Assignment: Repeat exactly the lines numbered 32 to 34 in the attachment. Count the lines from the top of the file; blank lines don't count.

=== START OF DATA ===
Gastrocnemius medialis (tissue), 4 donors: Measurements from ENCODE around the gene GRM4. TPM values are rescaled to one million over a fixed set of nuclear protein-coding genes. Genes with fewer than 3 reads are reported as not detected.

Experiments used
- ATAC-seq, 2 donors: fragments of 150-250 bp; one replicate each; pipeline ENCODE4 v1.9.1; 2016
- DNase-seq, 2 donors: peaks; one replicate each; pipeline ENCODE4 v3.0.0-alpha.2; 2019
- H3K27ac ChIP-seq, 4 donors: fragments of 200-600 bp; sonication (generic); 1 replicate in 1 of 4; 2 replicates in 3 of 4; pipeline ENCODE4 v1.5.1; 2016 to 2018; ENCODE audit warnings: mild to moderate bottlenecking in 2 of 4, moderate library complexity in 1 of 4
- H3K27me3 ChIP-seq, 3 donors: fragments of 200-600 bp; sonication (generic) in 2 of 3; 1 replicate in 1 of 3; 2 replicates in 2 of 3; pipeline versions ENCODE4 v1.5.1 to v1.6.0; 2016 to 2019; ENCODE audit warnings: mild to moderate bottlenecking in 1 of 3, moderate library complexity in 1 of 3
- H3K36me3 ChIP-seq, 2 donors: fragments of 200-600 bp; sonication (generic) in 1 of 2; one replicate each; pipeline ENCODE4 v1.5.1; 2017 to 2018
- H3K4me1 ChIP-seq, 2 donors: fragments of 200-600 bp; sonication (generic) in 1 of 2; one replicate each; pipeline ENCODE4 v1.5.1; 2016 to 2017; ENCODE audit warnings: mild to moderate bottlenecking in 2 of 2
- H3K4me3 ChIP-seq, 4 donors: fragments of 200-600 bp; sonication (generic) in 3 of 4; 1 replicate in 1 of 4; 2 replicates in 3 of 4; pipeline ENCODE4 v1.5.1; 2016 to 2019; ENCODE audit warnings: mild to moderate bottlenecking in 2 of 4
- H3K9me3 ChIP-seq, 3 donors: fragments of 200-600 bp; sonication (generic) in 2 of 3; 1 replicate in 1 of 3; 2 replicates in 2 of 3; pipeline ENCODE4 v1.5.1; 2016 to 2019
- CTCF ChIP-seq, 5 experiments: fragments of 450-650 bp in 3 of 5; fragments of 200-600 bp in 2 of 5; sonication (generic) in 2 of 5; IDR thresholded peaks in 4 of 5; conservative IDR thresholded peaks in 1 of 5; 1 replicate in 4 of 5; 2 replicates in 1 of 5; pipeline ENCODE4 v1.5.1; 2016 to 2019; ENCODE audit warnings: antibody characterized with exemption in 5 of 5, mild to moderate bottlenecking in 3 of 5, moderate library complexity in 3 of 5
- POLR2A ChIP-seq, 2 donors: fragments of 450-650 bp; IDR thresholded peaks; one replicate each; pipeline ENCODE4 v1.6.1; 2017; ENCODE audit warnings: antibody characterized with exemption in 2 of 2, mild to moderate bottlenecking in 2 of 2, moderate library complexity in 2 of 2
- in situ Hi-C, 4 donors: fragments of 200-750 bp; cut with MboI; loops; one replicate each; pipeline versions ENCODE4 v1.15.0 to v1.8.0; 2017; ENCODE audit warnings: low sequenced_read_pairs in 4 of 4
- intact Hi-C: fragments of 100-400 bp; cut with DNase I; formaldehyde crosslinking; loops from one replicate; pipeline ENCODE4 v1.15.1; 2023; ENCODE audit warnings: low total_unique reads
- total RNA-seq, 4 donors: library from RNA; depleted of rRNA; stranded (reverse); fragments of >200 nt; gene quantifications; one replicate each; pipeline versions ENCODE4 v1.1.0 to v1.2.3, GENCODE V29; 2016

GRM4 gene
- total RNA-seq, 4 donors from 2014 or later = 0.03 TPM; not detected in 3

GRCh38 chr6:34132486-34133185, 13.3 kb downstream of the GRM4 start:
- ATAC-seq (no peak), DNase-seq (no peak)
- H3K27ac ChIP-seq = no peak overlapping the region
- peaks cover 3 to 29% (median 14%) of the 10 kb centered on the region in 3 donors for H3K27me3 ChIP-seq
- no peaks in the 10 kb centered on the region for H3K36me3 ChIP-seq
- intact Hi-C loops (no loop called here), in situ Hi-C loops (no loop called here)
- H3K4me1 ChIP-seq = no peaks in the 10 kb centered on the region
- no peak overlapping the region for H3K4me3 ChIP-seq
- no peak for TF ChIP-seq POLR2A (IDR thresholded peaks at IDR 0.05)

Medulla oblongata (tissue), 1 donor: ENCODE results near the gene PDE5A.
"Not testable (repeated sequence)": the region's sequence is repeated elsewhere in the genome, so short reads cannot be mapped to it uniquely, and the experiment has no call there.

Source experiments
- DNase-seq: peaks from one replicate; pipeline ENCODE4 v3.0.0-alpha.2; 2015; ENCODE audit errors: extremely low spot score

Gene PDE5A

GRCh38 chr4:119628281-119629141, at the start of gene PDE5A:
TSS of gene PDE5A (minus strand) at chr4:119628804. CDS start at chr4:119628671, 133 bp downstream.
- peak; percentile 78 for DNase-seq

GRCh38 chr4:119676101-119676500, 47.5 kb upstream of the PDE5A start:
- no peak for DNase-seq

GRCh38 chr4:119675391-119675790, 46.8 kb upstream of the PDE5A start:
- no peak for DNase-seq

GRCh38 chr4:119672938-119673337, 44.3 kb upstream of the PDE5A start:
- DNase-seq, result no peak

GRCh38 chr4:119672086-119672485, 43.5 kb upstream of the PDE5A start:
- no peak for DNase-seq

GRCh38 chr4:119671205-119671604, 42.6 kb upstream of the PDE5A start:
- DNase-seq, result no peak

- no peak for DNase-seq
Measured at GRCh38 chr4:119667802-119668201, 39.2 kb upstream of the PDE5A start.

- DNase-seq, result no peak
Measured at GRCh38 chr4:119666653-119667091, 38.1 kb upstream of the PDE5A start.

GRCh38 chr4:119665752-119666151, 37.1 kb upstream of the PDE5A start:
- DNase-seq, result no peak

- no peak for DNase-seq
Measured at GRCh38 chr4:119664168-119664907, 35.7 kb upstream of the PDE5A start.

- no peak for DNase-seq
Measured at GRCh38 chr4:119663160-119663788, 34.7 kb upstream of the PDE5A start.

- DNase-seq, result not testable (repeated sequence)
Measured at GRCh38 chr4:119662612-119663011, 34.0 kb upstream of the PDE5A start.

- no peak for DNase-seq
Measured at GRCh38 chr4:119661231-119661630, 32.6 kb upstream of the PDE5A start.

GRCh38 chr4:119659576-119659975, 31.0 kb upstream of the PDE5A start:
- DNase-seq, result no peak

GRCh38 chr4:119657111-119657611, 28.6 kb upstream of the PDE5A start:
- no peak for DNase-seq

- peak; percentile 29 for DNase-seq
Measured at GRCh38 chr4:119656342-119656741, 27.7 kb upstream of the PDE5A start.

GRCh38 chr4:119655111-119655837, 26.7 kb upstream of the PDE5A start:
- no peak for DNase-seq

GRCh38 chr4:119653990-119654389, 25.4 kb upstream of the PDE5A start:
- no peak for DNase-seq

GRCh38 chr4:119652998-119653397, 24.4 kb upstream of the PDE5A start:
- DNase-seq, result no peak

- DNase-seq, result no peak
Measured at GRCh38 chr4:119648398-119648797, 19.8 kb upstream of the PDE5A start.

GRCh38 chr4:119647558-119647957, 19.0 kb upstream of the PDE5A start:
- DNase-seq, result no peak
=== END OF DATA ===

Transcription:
GRCh38 chr4:119628281-119629141, at the start of gene PDE5A:
TSS of gene PDE5A (minus strand) at chr4:119628804. CDS start at chr4:119628671, 133 bp downstream.
- peak; percentile 78 for DNase-seq